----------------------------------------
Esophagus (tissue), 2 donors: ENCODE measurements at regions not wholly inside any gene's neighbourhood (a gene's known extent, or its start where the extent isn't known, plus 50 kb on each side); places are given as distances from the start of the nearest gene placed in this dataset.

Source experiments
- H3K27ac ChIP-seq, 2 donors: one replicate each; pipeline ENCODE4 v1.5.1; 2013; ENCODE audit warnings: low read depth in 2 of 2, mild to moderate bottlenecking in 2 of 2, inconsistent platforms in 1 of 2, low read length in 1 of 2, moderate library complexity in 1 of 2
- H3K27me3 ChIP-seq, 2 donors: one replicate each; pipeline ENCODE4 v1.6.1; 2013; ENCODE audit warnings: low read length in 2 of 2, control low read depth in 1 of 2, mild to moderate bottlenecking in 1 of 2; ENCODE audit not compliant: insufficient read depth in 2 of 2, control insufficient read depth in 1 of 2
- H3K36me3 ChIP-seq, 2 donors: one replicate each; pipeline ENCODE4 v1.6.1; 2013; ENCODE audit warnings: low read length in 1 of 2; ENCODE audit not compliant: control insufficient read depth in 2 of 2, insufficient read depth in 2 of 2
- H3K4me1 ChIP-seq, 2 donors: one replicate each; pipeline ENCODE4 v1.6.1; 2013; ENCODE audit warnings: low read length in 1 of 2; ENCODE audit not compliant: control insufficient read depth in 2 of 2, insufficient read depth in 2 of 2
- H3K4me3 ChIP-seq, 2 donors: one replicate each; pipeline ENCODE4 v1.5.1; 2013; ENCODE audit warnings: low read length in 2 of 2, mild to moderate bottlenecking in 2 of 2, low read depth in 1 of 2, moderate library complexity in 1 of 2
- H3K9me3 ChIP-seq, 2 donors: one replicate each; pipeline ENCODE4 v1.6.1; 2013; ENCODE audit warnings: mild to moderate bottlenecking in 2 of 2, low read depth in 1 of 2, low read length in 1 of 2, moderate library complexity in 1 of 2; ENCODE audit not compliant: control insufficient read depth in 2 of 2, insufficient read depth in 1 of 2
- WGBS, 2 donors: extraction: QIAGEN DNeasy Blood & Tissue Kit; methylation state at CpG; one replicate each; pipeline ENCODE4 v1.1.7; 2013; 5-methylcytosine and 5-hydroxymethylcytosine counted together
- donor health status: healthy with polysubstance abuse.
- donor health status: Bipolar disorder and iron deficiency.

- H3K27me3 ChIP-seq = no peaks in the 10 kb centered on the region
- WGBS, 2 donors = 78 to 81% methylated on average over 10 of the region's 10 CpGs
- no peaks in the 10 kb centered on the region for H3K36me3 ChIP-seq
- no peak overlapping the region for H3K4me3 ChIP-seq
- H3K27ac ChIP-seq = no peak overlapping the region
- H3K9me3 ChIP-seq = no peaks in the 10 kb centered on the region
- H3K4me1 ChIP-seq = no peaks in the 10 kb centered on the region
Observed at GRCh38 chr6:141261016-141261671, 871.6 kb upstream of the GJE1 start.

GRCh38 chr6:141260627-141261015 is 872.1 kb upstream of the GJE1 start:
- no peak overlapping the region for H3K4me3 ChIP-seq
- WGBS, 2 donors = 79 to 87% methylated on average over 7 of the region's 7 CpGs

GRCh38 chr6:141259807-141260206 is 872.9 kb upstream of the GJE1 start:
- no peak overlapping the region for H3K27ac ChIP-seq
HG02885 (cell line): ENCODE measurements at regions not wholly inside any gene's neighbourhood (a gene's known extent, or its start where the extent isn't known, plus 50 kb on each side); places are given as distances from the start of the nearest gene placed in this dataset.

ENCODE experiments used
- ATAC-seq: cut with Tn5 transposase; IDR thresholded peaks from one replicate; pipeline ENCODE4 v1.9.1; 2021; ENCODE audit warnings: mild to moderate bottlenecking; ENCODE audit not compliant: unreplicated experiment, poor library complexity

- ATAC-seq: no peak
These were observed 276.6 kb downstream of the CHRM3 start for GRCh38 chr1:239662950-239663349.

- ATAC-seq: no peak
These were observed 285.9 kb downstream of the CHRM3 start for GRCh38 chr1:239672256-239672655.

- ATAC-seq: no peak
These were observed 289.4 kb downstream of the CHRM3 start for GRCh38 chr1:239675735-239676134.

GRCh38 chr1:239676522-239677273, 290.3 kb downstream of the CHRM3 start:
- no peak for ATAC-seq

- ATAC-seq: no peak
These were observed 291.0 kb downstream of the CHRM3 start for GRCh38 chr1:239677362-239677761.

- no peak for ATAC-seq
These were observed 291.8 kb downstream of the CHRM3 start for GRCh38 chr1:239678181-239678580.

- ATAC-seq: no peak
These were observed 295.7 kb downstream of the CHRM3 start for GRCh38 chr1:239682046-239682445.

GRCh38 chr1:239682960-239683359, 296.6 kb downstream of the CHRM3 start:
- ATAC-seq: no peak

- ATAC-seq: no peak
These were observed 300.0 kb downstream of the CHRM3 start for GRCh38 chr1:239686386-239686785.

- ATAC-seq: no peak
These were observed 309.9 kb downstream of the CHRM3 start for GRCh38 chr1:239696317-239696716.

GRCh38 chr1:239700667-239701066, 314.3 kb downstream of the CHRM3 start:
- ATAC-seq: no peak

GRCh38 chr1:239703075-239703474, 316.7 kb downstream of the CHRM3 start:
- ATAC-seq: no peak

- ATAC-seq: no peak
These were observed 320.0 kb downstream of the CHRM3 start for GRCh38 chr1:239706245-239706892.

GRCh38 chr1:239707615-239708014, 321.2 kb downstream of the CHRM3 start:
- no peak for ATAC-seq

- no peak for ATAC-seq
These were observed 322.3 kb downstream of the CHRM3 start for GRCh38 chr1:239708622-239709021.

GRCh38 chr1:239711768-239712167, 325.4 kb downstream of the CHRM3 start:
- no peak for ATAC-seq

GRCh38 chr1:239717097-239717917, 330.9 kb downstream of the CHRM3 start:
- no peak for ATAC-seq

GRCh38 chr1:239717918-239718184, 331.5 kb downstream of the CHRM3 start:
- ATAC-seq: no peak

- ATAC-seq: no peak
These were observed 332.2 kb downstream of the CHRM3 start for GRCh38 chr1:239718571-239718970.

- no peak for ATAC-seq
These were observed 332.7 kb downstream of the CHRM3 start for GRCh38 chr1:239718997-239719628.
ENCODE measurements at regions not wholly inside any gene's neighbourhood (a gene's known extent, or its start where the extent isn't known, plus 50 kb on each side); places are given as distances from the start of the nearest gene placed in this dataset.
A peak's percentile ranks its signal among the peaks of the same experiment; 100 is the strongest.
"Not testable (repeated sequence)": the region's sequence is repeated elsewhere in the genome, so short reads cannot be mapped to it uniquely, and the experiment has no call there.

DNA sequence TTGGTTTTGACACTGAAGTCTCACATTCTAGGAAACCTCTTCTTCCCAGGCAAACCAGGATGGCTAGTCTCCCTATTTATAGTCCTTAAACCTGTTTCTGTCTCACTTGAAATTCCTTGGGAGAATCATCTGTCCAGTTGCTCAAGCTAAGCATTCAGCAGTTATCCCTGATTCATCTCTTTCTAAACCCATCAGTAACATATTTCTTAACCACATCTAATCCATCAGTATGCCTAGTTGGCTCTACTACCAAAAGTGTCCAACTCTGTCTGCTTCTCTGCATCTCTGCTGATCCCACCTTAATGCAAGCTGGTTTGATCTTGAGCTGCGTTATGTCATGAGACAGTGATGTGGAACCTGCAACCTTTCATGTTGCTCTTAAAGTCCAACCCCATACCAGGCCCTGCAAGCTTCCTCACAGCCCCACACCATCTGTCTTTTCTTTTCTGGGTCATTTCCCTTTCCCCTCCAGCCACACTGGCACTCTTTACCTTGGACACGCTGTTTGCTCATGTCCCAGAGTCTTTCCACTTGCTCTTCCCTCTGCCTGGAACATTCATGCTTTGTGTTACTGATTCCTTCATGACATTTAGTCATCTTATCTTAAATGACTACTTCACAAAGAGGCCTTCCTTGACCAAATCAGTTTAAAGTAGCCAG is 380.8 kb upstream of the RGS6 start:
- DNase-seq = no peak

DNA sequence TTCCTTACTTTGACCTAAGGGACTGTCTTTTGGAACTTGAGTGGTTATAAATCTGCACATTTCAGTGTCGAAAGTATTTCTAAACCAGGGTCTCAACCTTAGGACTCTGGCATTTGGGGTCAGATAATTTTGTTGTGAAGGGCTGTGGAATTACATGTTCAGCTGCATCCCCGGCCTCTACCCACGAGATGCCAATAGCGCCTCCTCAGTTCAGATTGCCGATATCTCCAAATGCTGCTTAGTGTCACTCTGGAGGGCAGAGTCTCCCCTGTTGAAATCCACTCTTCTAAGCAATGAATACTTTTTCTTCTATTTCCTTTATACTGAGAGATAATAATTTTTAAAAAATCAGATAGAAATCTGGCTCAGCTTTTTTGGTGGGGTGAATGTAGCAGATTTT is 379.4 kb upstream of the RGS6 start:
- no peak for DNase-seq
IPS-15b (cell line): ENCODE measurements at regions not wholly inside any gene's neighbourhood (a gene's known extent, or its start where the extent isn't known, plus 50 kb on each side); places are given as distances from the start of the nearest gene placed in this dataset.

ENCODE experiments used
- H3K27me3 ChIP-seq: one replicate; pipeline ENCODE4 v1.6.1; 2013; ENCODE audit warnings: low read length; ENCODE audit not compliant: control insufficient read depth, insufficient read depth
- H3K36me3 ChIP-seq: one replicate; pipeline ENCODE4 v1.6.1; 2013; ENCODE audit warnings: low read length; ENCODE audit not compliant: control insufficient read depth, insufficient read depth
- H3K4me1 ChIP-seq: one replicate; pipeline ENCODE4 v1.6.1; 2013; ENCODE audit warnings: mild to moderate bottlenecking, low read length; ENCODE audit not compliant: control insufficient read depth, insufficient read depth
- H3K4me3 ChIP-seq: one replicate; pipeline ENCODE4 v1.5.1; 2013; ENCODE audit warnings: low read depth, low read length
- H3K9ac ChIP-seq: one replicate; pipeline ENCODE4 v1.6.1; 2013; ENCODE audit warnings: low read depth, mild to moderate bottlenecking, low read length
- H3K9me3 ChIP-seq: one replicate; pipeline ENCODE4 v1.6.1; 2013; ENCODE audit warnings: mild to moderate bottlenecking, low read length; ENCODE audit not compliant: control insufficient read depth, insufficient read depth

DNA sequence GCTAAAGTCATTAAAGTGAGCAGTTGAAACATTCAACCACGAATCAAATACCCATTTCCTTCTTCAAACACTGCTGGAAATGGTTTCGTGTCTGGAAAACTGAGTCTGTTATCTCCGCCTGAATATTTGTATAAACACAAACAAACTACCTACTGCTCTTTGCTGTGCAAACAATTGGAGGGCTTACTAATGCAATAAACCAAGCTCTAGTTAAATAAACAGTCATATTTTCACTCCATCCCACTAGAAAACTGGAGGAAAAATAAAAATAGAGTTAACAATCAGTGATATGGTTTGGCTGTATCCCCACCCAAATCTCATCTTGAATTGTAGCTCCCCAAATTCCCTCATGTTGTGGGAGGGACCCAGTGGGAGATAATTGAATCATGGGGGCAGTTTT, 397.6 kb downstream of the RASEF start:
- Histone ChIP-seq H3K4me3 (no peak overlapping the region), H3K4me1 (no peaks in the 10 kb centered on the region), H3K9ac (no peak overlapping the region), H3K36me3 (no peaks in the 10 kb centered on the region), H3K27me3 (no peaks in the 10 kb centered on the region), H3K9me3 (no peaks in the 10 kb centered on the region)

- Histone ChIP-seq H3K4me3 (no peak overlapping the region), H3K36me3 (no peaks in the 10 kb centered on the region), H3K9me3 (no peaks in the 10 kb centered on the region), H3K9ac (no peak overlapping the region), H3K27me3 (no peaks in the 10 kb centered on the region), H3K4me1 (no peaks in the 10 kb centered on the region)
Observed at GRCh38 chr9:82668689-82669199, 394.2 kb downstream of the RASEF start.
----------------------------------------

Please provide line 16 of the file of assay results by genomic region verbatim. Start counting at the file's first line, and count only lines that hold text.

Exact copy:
- H3K27ac ChIP-seq = no peak overlapping the region